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With each SDK, I have a solution of installing MIPS system image.

What is it? What does it do and when will someone use it? What will happen if I do not install it?

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up vote 83 down vote accepted

What is it?

It is an emulator image that emulates a device that has a MIPS CPU, instead of an ARM or x86 CPU.

What does it do and when will someone use it?

You will use it if you wish to emulate a device that has a MIPS CPU, instead of an ARM or x86 CPU.

What will happen if I do not install it?

You will not be able to emulate a device that has a MIPS CPU, instead of an ARM or x86 CPU. The MIPS Consortium may cry. But, considering right now there are very few Android devices with MIPS CPUs on the market, not having a MIPS emulator is probably just fine.

More info on the MIPS architecture can be found here: http://www.mips.com/

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hahahha thanks! – sandalone Nov 16 '12 at 13:29
I got here via Google. While this answers the question, it doesn't add much useful information (user1364368's answer did). – user1499731 May 6 '13 at 18:59
@DavidIsNotHere: Two-thirds of that answer discusses x86, not MIPS, making it irrelevant for the question. The one point of relevance ("to test native code") I assumed was obvious, and that may have been a flawed assumption on my part. – CommonsWare May 6 '13 at 21:48

According to my understanding you need the system images for MIPS and x86 only to test native code, which was developed using the "Native Development Kit" (NDK).

The x86-image can be executed with higher performance, if your CPU is offering virtualization support (e.g., Intel's VTx; AMD-V only for Linux), see this section in the official documentation. According to this discussion the emulator will write "HAX is working and emulator runs in fast virt mode" to the console if he uses the CPU's virtualization support.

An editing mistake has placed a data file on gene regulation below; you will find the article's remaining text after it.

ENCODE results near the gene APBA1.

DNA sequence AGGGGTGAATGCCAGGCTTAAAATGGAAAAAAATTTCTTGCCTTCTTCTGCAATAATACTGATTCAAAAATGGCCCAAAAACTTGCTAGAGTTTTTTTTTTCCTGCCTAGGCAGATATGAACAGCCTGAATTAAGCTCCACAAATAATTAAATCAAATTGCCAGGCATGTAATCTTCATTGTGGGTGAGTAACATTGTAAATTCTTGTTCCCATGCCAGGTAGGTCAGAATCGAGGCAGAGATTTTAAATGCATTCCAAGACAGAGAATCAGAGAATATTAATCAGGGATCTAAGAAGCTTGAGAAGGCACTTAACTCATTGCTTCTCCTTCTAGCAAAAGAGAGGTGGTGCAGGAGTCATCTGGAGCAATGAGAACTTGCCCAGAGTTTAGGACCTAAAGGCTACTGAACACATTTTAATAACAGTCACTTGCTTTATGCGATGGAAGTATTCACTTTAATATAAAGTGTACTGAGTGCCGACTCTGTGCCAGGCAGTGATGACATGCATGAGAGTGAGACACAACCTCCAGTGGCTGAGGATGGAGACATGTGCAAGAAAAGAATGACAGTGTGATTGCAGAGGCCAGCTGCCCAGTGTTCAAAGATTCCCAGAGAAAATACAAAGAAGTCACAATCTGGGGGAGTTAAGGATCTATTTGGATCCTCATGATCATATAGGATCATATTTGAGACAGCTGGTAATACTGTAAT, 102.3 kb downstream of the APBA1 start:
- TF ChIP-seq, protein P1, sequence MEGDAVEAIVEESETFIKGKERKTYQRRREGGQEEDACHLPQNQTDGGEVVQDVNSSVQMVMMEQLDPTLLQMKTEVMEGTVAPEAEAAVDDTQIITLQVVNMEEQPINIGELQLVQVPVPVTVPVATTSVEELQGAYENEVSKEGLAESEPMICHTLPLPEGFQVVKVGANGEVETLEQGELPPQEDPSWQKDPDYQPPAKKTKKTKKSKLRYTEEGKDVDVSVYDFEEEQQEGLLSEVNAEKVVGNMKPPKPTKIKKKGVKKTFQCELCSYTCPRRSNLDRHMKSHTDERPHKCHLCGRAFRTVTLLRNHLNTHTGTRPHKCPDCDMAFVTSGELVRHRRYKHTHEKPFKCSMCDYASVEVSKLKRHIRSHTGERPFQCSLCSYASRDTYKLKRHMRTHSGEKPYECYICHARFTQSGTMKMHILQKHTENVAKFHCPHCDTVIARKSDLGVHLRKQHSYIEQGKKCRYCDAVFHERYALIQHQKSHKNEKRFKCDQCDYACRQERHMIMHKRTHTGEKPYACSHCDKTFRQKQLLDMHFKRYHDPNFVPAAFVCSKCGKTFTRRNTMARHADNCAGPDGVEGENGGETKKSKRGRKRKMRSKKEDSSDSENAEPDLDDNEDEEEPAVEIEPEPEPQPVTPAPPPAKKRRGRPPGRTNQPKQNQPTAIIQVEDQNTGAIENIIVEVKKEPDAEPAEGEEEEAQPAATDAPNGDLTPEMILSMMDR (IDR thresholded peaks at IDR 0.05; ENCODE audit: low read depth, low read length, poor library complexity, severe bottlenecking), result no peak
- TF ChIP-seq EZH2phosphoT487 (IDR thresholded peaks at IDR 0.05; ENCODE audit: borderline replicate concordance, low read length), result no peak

However, if the emulator is running too fast, then the developer might forget that the app will also have to run with sufficient performance on a mobile device with limited resources ...

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I got here via Google and this was what I meant to see. – user1499731 May 6 '13 at 18:59
OK thanks, I think that this answer is supposed to be more likely to respond to the question. – a.boussema Sep 29 '14 at 14:10

Strangely enough, updating MIPS System Image solved a build problem that I was having. After updating all components except for the MIPS System Image, all my projects failed to build with errors saying "R cannot be resolved to a variable". After updating MIPS System Image, everything builds well.

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Whoever downvoted this, wait till something like this happens to you. – Ilya Kogan Jun 22 '13 at 8:20
I did not downvote this, but I would like to say that a MIPS emulator could not have solved your problem exclusively. "R cannot be resolved to a variable" is due to your IDE (Eclipse) not auto-building, and means you should enable automatic compile in Project > Build Automatically. – user1499731 Jul 10 '13 at 18:51
@David The automatic build was definitely enabled all the time: before it stopped compiling, while there was a problem, and after the change. – Ilya Kogan Jul 12 '13 at 9:57

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